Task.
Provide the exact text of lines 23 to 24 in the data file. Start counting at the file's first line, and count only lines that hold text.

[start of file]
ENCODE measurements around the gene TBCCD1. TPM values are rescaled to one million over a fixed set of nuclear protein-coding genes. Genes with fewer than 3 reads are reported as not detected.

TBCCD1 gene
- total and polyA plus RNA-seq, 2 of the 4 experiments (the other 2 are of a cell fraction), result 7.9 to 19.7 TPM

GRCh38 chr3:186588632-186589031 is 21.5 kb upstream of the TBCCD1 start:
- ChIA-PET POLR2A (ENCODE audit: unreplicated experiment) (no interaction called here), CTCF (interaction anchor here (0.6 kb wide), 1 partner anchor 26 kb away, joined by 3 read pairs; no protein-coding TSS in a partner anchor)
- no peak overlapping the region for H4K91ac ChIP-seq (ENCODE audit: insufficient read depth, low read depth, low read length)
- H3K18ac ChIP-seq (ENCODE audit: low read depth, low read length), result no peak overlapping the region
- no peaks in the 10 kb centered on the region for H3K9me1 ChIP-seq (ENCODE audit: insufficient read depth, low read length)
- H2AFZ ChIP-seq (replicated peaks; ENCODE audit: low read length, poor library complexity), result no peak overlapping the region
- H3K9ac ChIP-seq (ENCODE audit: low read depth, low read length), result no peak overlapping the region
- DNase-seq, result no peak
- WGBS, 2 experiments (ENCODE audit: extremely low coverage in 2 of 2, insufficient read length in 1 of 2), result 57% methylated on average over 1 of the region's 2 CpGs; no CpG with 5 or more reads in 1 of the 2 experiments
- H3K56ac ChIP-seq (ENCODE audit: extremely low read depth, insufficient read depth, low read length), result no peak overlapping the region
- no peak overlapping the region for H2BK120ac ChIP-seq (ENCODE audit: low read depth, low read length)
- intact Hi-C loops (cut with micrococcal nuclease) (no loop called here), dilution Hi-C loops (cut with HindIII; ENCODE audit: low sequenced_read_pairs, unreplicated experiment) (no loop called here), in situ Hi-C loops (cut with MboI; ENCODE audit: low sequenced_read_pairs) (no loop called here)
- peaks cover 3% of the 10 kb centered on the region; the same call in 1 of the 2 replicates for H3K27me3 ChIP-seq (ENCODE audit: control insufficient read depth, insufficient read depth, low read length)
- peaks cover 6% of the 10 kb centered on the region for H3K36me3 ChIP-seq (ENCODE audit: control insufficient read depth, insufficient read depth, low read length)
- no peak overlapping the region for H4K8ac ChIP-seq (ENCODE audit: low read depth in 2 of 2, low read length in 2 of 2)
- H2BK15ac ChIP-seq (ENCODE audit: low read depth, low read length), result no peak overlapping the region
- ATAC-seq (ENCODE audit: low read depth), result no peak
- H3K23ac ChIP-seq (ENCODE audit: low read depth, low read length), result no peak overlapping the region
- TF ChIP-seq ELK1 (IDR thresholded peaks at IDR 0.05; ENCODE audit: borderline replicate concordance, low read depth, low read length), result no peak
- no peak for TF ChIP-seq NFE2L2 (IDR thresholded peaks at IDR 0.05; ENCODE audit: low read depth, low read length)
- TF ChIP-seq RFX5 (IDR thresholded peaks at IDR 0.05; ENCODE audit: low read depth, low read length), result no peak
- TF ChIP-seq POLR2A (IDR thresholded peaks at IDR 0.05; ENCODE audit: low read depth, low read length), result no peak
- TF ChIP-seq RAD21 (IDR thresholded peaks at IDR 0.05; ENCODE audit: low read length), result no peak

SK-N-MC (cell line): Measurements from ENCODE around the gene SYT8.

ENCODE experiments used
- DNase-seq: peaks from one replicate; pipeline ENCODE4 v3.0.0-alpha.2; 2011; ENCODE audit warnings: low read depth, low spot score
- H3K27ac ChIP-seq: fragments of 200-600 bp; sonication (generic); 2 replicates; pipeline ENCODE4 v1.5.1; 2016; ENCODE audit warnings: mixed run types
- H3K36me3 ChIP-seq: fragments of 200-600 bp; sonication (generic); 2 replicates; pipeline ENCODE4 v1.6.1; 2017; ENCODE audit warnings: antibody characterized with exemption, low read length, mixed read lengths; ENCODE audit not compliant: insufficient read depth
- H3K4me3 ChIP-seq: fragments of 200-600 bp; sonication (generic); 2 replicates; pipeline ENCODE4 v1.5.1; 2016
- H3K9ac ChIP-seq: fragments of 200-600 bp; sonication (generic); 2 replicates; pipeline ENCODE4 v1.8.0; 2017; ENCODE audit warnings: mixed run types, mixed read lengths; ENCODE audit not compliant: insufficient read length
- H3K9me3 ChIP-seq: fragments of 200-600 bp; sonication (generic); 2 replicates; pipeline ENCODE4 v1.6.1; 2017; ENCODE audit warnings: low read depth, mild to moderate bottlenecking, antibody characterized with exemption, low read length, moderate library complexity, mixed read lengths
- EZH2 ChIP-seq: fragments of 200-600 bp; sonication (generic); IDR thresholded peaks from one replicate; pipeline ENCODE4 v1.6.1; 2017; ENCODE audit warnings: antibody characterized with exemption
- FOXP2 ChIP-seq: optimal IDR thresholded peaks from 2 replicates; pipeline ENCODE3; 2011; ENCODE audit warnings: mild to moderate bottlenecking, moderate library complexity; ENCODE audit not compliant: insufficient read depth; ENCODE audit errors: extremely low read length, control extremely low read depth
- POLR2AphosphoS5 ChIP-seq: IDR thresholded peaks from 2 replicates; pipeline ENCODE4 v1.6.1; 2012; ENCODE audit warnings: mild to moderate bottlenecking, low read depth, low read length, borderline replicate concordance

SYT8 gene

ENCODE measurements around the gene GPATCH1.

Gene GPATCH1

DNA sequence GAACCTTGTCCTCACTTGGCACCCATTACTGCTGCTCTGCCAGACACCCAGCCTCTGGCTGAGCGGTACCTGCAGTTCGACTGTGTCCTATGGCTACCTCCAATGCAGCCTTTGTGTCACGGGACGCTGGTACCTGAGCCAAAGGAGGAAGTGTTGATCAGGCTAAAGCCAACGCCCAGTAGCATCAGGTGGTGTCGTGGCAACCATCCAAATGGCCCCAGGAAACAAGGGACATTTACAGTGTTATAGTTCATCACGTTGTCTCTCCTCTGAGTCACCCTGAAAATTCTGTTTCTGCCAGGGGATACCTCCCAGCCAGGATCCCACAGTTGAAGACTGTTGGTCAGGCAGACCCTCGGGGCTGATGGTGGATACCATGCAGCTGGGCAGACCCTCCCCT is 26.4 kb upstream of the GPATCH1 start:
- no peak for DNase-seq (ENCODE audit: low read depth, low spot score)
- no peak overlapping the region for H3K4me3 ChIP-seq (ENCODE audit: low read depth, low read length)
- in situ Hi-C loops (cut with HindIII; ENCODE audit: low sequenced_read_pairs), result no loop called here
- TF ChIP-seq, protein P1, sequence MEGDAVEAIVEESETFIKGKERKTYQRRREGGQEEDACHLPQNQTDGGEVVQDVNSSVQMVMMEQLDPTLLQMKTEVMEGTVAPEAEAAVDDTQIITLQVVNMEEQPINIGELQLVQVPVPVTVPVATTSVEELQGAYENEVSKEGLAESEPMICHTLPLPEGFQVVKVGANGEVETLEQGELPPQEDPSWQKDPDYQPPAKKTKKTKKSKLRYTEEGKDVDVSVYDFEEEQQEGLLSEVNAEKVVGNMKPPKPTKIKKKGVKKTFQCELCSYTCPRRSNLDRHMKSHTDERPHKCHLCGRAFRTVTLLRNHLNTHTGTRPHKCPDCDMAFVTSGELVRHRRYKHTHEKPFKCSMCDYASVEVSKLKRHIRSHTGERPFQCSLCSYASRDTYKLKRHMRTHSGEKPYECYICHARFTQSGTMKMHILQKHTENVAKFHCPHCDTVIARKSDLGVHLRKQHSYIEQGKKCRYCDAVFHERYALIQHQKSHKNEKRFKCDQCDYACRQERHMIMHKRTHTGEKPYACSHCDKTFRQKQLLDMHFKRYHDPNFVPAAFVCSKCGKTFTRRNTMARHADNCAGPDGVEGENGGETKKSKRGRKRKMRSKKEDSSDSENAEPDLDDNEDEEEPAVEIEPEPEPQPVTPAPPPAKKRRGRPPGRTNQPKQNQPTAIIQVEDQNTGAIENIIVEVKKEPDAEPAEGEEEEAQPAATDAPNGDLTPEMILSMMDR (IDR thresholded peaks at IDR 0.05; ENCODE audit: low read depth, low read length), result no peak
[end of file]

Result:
- no peak for TF ChIP-seq NFE2L2 (IDR thresholded peaks at IDR 0.05; ENCODE audit: low read depth, low read length)
- TF ChIP-seq RFX5 (IDR thresholded peaks at IDR 0.05; ENCODE audit: low read depth, low read length), result no peak